Another ‘game’ which is repeated fairly often is that strong adaptors present strong pieces of information which they insist are taken into account immediately because it seems to them that if someone else cannot solve them now, then there is no point in continuing.
At this point it is dangerous for the distinctly more innovative present to offer more ‘bright ideas’. My experience is that they provoke more trenchant ‘no go’ statements. A trick I picked up from Louis Tice often helps (Ref. 4). One simply accepts the impasse with due gravity, perhaps even explains it to the rest of the group to establish joint agreement on its (negative) importance. Then one asks the problem’s owner “What would it be like if we didn’t have this problem?” It is simply amazing just how often the problem provider will present an instant solution. A recent example was “Well, the dead stopper is the relative thermal expansions of the two materials. If you changed one of them, possibly to material x, it could be a way out”.
More generally I had an entire Sales and Marketing group telling me how awful Production was. In response I agreed to log all their complaints and act on them. Having paid enormous attention to the Production Manager’s comfort, I then circulated them with a formal note which said:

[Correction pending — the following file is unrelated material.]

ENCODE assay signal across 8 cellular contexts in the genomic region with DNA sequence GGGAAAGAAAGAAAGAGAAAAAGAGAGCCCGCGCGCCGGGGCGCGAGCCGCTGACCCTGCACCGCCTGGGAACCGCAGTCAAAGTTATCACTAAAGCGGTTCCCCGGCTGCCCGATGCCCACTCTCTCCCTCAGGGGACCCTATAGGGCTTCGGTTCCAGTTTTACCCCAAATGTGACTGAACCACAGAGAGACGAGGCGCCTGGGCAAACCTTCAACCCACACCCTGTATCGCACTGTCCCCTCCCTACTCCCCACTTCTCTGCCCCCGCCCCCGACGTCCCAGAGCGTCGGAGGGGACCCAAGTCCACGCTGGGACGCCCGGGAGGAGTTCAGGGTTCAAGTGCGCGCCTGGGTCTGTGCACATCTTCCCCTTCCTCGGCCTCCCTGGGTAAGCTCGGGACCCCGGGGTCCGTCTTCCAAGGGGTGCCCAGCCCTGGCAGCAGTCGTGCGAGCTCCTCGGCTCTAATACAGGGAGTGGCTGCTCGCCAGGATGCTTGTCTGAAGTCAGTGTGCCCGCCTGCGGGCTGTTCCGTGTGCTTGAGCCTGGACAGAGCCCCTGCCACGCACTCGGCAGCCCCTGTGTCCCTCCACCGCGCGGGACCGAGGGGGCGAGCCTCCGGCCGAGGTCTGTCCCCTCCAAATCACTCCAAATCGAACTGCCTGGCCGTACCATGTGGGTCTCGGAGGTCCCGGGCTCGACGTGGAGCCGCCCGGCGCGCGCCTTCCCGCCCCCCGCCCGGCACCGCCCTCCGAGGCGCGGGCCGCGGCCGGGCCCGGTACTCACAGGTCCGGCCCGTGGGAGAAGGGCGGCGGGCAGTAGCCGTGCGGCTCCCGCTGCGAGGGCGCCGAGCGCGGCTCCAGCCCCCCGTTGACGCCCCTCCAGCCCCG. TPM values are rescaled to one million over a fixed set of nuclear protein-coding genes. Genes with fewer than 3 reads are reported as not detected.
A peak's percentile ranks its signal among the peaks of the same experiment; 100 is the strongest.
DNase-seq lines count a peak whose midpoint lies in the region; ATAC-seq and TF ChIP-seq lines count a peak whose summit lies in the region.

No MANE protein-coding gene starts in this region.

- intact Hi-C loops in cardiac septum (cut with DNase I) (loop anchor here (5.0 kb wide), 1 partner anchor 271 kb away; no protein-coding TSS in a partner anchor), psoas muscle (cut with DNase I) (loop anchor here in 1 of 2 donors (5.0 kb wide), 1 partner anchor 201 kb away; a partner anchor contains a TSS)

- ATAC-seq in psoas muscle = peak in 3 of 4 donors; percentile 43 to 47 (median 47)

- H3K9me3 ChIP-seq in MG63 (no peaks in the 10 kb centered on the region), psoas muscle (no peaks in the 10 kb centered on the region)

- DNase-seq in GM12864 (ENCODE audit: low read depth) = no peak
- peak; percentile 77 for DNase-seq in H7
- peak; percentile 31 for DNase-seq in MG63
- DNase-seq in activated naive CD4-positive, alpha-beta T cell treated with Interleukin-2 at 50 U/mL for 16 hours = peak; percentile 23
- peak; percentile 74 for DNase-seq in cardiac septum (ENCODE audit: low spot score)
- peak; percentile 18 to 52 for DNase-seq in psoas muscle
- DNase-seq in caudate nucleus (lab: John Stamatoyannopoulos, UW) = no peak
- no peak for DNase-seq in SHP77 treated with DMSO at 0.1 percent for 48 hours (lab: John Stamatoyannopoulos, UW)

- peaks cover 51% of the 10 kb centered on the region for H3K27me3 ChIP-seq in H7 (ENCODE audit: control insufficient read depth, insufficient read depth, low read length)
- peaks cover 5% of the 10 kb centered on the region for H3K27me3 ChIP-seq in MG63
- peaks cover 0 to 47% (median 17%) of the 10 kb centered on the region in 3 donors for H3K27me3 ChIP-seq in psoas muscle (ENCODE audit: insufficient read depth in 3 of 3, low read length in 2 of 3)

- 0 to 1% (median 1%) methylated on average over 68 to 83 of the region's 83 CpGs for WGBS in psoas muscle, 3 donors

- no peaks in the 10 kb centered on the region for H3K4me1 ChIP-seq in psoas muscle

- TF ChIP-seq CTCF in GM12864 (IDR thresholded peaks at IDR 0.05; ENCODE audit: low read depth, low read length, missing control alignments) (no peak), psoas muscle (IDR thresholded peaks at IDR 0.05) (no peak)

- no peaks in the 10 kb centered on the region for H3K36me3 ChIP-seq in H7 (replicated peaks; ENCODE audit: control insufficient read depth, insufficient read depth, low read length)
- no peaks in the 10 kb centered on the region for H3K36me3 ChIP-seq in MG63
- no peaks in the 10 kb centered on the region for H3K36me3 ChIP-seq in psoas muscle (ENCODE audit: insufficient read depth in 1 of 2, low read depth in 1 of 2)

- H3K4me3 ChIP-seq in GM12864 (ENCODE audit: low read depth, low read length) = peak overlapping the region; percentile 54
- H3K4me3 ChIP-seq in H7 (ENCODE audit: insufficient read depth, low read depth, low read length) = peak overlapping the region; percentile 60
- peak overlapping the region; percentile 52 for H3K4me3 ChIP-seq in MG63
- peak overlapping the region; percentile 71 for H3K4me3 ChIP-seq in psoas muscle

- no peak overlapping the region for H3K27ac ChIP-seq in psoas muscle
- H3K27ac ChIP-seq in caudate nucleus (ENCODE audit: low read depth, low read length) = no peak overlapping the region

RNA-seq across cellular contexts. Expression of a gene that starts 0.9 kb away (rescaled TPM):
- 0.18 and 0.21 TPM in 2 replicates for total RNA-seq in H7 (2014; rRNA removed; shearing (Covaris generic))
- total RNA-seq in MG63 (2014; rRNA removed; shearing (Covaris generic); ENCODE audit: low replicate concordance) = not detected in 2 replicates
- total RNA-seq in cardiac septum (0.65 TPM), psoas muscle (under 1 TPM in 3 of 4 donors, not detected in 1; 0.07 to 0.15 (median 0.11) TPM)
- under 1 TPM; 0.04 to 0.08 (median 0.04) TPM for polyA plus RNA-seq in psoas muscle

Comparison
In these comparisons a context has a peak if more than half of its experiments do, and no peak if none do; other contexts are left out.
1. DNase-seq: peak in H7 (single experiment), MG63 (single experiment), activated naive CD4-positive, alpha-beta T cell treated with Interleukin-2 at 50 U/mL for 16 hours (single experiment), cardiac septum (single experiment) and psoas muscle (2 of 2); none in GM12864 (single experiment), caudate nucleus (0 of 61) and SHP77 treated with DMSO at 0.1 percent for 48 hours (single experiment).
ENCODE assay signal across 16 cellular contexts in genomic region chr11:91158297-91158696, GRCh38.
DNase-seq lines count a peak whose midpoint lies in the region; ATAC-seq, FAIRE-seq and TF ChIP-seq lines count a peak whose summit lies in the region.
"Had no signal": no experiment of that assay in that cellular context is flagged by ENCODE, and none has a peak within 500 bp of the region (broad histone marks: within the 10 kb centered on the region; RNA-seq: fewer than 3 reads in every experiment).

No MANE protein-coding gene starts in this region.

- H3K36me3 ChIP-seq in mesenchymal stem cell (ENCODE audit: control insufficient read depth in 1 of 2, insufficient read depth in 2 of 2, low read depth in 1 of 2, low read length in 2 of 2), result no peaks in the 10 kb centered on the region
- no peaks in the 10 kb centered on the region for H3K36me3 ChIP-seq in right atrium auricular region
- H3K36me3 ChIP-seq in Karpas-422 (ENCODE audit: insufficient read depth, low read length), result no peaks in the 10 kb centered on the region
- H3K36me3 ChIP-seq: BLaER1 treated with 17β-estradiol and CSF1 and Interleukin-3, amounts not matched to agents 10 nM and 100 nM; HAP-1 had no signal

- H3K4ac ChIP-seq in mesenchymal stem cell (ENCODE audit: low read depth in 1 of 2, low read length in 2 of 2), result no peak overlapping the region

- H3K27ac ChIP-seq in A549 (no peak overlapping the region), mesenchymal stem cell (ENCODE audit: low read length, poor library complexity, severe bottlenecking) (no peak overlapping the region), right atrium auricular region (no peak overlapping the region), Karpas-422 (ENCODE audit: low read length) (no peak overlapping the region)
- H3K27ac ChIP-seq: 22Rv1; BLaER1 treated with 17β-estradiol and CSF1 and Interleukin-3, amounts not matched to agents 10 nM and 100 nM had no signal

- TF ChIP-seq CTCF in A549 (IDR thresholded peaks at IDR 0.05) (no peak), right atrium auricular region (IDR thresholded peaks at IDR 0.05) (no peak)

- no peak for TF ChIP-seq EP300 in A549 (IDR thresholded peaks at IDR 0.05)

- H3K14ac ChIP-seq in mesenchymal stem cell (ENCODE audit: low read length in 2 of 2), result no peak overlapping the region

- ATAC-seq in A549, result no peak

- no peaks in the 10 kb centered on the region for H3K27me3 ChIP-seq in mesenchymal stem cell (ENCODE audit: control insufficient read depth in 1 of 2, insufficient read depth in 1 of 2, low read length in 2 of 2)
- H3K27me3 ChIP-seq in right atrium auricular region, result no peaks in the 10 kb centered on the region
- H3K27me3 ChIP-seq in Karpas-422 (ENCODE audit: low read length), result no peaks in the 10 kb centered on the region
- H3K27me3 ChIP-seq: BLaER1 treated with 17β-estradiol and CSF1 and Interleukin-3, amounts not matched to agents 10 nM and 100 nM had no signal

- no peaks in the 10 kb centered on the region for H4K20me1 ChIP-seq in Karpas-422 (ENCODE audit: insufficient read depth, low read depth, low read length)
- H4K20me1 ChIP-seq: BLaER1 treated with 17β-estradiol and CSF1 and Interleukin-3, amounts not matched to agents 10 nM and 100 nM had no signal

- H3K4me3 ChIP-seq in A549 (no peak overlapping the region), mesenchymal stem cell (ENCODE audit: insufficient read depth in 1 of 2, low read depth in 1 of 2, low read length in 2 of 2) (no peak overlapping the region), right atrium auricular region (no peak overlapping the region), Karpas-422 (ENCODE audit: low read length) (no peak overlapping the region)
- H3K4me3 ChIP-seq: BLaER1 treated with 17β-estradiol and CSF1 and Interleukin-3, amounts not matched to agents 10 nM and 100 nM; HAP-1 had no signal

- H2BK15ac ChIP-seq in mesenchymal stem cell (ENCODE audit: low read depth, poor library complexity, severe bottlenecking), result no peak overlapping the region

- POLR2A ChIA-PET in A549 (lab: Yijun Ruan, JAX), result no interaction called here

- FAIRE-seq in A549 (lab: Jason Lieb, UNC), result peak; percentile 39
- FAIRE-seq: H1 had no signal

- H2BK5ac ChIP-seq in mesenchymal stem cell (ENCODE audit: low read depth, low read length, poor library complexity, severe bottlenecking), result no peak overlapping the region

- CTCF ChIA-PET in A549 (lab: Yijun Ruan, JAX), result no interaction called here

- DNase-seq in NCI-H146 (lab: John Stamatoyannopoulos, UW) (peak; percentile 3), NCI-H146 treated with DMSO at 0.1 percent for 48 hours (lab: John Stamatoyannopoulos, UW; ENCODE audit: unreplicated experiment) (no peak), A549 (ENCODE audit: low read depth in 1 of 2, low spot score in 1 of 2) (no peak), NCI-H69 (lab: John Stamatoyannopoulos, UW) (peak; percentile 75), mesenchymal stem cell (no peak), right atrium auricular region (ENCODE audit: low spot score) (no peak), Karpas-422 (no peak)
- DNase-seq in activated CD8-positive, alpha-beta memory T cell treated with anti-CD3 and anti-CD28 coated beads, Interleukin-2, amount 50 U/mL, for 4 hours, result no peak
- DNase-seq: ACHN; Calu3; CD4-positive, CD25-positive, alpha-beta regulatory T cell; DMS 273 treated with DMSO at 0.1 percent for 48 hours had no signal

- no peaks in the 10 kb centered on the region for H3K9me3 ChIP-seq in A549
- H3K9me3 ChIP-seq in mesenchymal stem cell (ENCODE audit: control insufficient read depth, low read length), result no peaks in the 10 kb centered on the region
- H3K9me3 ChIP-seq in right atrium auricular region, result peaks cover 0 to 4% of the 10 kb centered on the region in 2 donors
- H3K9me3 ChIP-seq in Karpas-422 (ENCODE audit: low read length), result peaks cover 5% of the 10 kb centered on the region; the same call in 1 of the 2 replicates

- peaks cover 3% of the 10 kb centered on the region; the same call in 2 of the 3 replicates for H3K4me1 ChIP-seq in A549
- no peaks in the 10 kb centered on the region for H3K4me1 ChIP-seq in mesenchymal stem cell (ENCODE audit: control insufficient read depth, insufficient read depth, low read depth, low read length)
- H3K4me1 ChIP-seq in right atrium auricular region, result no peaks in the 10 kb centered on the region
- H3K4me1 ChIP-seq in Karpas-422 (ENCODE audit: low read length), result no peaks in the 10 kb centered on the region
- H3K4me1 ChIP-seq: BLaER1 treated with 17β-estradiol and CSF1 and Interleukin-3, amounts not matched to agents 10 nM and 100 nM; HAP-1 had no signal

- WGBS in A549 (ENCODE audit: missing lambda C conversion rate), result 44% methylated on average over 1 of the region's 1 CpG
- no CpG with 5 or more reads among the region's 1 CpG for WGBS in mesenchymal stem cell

i) What’s wrong with Production (and all operations)?
ii) What would it be like if we didn’t have this problem?
iii) If the problem was removed, what would it be worth?
The response was very good indeed.
In general my comment on the use of A-I teaching about the management of diversity in meetings is that it is an enormous help but I wish I had a few more tricks like the ones mentioned above to supplement it. However, reminding them that diversity in the team is an advantage – but only if it can be managed does help. Pause as they think again about this, then ask how this Problem B can be managed to Problem A advantage.
A-I and Differential Advantage
It’s been my experience that projects succeed when the wide range of viewpoints within the team (team being the biggest grouping that makes any sense) are used to test and support the endeavour in fair-minded proportions.